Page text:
LILONGWE (Reuters) - Revenue from Malawi’s major export crop tobacco has risen 35 percent compared to last year and could exceed $300 million by the end of the season later this month, industry data showed on Friday.
The industry regulator Tobacco Control Commission (TCC) said the increase stemmed in part from an influx of leaf imports from neighbouring Zambia and Mozambique, which Malawi sold on.
“The increase is due to volatility at our borders. A lot of tobacco has moved in from Mozambique and Zambia, and this has gone above our local production estimates,” said Kaisi Sadala, TCC Chief Executive Officer.
The TCC forecast production at 147 million kilograms against market demand of 170 million kilograms.
Figures released by Auction Holding Limited, the official auctioneer, showed that 164.3 million kilograms of tobacco had been sold at an average price of U$1.74/kg by Wednesday.
Revenues rose to $285.2 million so far this year from $210 million in 2017.
The Malawi tobacco selling season is in its 18th week and will close at the end of August. With 80 percent of all leaf now sold directly under contract, most buyers have already had their requirements fulfilled, prompting the TCC to request them to purchase more as an incentive to farmers.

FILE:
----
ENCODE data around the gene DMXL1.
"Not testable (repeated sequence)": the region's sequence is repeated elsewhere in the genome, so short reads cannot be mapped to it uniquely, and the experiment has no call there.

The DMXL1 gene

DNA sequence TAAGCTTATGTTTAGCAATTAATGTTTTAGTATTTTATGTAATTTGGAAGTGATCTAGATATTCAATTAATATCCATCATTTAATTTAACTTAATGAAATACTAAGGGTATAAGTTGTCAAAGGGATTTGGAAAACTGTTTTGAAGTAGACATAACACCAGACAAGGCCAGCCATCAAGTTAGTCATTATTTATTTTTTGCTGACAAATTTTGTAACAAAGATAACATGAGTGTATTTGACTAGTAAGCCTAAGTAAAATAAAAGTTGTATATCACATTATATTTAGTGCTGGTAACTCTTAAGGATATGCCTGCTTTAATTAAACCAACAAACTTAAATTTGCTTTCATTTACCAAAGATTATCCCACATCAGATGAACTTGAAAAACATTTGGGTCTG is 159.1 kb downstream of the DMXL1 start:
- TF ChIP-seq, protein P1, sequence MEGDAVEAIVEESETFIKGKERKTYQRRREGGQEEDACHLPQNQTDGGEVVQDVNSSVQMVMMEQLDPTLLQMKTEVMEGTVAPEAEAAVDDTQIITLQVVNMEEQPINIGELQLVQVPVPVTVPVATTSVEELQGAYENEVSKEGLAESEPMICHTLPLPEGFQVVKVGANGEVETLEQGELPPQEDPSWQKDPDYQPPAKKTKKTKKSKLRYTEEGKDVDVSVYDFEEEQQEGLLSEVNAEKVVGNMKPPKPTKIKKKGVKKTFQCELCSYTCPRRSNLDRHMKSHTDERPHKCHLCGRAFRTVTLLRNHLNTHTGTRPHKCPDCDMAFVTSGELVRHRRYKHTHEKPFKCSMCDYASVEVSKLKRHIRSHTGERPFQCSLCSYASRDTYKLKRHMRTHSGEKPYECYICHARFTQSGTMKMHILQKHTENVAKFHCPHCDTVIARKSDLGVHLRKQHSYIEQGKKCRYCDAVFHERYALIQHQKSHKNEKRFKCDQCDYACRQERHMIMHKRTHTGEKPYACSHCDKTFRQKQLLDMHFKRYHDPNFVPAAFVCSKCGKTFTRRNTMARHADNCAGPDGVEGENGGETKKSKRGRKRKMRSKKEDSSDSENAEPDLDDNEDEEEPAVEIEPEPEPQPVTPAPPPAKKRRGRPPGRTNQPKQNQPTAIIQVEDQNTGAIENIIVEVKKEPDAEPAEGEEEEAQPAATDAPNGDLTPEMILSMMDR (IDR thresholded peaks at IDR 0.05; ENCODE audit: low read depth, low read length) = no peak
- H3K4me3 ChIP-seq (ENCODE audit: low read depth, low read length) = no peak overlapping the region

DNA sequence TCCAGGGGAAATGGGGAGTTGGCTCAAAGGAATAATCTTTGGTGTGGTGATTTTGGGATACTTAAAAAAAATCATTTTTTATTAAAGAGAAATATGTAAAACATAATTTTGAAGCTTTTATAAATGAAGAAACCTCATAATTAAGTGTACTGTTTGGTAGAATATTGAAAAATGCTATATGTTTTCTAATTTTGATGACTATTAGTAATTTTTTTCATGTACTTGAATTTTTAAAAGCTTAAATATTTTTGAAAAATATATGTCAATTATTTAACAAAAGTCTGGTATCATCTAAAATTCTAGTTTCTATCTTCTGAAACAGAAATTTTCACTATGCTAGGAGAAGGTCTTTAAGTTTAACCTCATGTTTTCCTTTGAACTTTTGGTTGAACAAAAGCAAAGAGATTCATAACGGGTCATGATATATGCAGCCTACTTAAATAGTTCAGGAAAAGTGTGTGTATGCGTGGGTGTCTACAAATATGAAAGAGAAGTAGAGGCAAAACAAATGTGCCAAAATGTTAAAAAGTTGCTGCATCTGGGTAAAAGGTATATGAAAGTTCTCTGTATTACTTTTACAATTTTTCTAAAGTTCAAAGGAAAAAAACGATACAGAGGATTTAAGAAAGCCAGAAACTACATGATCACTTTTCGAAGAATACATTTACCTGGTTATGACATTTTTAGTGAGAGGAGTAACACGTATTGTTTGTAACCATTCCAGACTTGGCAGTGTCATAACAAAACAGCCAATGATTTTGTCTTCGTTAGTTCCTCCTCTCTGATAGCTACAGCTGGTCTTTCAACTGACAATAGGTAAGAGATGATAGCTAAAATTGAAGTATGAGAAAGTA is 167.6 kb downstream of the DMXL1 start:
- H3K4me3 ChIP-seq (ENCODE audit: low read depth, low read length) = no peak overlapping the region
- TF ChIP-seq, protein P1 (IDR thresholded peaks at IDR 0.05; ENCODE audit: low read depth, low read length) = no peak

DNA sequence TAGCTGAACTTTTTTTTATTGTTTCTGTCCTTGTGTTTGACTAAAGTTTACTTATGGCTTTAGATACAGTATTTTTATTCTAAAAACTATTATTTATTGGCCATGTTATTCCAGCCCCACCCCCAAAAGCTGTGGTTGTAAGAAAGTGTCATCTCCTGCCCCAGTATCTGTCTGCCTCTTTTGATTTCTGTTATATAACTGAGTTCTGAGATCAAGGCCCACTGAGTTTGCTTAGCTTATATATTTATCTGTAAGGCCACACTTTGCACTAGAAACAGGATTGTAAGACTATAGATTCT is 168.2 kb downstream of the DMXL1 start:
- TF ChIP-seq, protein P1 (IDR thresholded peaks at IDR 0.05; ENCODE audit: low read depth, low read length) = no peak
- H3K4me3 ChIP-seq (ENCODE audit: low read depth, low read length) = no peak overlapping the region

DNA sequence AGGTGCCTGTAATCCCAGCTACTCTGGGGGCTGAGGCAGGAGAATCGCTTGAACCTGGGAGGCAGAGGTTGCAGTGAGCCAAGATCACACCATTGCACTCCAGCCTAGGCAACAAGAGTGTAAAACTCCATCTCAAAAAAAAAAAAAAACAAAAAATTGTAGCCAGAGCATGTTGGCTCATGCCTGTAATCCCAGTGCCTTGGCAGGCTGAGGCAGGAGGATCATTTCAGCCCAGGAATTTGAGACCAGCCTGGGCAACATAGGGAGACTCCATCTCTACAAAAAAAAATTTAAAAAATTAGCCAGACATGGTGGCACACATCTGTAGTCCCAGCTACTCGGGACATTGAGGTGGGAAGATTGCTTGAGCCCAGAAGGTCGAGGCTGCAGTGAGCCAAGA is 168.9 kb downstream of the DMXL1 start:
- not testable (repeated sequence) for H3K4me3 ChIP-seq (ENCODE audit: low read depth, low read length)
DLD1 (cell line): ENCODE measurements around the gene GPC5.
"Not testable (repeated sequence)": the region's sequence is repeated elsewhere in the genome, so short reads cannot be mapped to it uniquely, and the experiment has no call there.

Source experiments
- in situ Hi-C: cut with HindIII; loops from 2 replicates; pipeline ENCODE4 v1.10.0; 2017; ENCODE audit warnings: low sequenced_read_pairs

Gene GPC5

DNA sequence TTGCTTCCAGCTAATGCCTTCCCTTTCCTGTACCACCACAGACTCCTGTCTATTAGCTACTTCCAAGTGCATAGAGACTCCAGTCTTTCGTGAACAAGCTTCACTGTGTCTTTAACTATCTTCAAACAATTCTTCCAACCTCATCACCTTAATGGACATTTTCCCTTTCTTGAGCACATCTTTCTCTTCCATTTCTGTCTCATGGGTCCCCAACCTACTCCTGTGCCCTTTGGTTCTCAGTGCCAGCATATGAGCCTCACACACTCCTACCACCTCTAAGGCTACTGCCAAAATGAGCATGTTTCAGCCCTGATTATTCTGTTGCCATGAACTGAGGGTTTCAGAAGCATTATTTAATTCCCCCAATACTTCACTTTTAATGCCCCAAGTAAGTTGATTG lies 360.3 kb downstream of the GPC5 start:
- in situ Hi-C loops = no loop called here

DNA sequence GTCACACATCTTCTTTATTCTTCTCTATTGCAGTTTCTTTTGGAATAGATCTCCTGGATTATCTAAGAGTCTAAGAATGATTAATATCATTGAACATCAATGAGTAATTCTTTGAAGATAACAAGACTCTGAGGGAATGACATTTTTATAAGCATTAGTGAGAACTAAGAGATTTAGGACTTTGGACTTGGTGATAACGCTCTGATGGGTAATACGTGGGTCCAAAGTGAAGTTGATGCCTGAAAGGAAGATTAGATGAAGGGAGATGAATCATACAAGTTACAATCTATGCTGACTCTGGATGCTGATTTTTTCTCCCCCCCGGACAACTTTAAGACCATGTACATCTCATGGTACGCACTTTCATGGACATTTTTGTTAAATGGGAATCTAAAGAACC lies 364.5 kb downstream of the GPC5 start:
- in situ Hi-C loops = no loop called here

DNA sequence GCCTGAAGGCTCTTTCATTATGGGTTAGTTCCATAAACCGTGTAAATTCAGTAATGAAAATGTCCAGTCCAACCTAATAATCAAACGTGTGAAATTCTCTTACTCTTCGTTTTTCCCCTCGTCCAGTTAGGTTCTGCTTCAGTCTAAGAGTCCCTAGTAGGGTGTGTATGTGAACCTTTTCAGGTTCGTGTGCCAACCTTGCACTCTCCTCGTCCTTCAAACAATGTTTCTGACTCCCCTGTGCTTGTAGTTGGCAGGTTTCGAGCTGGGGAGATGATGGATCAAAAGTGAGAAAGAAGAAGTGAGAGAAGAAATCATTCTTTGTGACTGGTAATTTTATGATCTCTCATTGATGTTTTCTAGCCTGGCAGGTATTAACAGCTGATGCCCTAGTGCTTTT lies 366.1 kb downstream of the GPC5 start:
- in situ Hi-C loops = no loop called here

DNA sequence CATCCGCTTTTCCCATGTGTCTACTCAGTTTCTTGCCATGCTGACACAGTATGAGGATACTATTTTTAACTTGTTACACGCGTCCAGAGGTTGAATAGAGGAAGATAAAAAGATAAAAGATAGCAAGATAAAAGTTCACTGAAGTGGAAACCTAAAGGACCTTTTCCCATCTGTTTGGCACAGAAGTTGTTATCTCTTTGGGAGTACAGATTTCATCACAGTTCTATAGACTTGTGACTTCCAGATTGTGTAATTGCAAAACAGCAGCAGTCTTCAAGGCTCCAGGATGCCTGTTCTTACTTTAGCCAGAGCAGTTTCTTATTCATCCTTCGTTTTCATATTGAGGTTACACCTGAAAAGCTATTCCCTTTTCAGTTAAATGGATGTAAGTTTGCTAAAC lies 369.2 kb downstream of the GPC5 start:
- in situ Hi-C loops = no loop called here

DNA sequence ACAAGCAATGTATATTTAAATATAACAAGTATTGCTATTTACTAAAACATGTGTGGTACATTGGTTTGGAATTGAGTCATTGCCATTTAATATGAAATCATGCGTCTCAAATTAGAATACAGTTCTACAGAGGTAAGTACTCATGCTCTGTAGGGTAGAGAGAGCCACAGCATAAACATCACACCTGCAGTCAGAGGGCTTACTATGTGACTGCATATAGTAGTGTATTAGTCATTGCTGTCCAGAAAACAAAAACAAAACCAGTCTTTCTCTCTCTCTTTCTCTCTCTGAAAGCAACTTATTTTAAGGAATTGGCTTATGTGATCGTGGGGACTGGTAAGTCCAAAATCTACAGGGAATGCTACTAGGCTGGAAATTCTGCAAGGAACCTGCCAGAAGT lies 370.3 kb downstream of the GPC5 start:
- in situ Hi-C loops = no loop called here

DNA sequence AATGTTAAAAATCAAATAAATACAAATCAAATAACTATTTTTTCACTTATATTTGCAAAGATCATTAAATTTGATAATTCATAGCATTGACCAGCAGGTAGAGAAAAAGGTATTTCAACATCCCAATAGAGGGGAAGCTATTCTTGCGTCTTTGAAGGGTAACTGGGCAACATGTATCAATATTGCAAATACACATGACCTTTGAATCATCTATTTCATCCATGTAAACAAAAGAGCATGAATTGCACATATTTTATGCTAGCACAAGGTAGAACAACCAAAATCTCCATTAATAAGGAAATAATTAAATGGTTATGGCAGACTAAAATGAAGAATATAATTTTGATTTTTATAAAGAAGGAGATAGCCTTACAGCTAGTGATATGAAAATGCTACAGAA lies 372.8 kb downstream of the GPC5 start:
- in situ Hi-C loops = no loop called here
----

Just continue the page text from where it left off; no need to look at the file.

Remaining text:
“We have bought more than the volumes we contracted from our growers, and we continue to buy from the Mzuzu market in the Northern region,” said Limbani Kakhome, a spokesman for Japan Tobacco International (JTI), one of the major buyers in Malawi.
Tobacco season is helping boost the value of the local currency which on Friday traded at 717 kwacha to the dollar compared to 750 before the market opened in February.
Reporting by Frank Phiri; Editing by Ed Stoddard and Kirsten Donovan